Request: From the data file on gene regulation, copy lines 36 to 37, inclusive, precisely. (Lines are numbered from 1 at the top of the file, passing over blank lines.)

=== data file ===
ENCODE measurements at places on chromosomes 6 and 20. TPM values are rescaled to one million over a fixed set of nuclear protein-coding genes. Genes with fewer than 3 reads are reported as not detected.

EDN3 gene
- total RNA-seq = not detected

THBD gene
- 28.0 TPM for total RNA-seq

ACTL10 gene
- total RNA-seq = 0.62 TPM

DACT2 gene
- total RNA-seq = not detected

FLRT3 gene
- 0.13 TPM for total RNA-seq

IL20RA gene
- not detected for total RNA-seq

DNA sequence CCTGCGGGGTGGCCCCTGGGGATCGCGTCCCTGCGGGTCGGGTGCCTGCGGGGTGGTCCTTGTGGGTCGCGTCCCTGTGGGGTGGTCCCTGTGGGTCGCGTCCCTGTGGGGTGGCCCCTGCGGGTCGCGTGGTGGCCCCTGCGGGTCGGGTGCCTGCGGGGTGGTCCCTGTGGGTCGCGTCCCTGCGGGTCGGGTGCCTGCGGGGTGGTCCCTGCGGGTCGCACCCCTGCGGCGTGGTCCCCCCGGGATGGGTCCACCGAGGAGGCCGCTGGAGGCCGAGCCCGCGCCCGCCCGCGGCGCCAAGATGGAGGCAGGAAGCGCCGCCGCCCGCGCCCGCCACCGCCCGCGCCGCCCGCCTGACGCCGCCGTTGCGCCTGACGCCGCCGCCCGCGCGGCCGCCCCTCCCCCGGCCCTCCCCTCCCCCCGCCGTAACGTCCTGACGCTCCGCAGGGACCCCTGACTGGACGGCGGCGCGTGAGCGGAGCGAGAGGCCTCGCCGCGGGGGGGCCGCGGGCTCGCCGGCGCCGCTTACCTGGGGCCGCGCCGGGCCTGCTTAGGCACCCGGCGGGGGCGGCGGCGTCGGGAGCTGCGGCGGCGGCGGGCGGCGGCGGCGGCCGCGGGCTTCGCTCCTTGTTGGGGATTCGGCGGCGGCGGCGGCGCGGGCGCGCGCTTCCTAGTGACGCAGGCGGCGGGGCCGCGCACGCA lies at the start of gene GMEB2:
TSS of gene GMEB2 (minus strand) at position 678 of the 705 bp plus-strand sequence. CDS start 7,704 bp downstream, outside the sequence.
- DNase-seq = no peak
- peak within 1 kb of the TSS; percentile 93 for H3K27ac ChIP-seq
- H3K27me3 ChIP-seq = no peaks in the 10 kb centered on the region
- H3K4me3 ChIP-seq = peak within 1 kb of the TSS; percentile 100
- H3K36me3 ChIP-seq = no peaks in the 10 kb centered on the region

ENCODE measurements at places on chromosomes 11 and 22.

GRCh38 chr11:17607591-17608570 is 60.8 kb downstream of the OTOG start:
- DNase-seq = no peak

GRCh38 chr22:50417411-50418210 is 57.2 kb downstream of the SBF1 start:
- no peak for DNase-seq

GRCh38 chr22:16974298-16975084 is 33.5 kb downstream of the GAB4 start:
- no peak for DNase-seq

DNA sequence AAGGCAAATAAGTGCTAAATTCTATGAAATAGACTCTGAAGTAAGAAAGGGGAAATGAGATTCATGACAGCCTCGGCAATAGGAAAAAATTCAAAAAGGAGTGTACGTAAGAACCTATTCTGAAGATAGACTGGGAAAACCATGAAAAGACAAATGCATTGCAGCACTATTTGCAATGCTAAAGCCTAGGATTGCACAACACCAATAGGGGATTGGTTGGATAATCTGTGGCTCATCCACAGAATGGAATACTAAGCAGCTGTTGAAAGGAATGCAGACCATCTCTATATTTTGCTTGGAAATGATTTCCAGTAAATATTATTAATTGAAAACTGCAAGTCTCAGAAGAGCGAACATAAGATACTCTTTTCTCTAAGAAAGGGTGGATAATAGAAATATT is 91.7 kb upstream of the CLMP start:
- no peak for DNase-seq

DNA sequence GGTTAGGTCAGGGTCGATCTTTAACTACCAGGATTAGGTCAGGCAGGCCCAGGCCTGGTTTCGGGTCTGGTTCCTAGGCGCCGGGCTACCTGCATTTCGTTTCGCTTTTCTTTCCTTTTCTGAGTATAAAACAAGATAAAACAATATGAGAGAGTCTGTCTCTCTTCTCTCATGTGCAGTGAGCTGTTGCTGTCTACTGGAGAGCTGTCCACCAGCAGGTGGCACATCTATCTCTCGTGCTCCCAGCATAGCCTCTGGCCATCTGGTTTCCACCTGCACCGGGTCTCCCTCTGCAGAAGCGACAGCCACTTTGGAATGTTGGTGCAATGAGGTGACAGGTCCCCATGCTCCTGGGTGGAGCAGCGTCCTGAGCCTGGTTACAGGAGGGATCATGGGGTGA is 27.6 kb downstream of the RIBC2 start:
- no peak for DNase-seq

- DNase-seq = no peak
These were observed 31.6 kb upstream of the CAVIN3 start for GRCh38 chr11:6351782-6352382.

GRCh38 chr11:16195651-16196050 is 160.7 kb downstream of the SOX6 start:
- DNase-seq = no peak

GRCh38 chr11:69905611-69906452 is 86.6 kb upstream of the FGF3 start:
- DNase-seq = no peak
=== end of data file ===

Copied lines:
GRCh38 chr11:69905611-69906452 is 86.6 kb upstream of the FGF3 start:
- DNase-seq = no peak